So what things might you want to do to a Mosin Nagant, either a 91/30, M38, M39 or M44 model? You could shorten the barrel (and the cleaning rod to match). That would certainly be a plus with a model 91/30 because it could reduce the weight considerably, well only as long as it still shot on target. You could also put a muzzle break on it to reduce recoil which pretty much would be a must if you shortened the barrel a good deal. Other obvious additions would be: a bent bolt, an accessory rail, long eye relief optics (like a pistol scope or red dot scope), a bipod, and a synthetic stock. Is there anything else to add – sure, why not a pistol grip and a folding or collapsible stock. Finally, you could also put a camouflage paint job on it, like Duracoat.
By now, if you know Mosin Nagants, you may be thinking I am having some fun with you or that I am just crazy as a loon. After all, why would anyone want a tacticool tactical Mosin Nagant. I guess first of all simply because it could be fun and secondly because maybe it is not a bad idea at all, especially if you want an inexpensive SHTF defensive weapon combination big game hunting rifle for which you can easily obtain both high quality boxer primed/brass cased ammo or military surplus ammunition.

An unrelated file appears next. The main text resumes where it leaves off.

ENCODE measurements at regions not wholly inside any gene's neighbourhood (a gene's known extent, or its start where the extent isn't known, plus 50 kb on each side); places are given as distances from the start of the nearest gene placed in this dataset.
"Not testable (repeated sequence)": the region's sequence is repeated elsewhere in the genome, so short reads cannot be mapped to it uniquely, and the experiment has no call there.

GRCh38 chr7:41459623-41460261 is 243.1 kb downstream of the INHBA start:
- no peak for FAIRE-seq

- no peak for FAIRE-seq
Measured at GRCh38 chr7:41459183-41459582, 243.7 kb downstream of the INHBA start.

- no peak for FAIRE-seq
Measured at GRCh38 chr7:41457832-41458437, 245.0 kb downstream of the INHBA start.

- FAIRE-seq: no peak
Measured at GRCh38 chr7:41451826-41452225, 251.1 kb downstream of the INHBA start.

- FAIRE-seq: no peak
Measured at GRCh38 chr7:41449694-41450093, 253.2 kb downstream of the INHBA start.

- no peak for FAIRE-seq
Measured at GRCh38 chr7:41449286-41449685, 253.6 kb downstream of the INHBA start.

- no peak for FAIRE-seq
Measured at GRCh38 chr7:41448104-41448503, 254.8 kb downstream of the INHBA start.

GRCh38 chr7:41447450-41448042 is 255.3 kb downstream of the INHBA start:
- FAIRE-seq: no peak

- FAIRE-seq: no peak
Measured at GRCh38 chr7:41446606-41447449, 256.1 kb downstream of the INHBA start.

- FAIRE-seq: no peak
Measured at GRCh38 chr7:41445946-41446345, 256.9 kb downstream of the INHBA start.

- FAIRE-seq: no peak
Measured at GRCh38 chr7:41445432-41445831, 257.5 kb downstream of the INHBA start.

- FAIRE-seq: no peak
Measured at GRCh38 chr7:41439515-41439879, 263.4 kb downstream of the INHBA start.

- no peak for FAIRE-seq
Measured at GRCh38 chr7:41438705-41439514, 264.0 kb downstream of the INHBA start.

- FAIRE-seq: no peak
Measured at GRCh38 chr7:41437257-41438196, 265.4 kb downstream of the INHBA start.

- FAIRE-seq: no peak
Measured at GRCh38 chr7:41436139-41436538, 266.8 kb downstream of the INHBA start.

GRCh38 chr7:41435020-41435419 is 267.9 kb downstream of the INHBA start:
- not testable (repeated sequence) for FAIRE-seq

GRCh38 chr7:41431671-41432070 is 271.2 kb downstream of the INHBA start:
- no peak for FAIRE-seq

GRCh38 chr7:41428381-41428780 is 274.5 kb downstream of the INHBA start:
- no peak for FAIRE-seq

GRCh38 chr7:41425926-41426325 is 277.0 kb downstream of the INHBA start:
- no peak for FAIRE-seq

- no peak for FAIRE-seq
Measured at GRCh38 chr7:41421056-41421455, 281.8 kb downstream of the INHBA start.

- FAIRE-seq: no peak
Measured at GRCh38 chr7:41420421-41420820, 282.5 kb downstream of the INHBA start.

Still though, the Mosin Nagant only holds 5 rounds, so how could it ever be considered tactical. Well, the Russians sure made tactical use of them in WWII, but if that 5 round mag still sticks in your craw then consider that there is someone out there in pre-production mode who is working on a 10 round mags for them.  Mags that have tool free installation. Go figure but the Mosin Nagant Tactical Rifle may just be the next big thing. 
Don’t believe any of it? Think it is just so much tacticool daydreaming? Take a look at the videos and be amazed at what can be done to a Mosin Nagant:

The website for the 10 round mag can be accessed with his link:

All the best,
Glenn B

U.S. Map Showing Addresses of All Criminals With Guns

Sometimes, there are just some very insightful things one can find in Internet gun forums.

Nuff said!

All the best,
Glenn B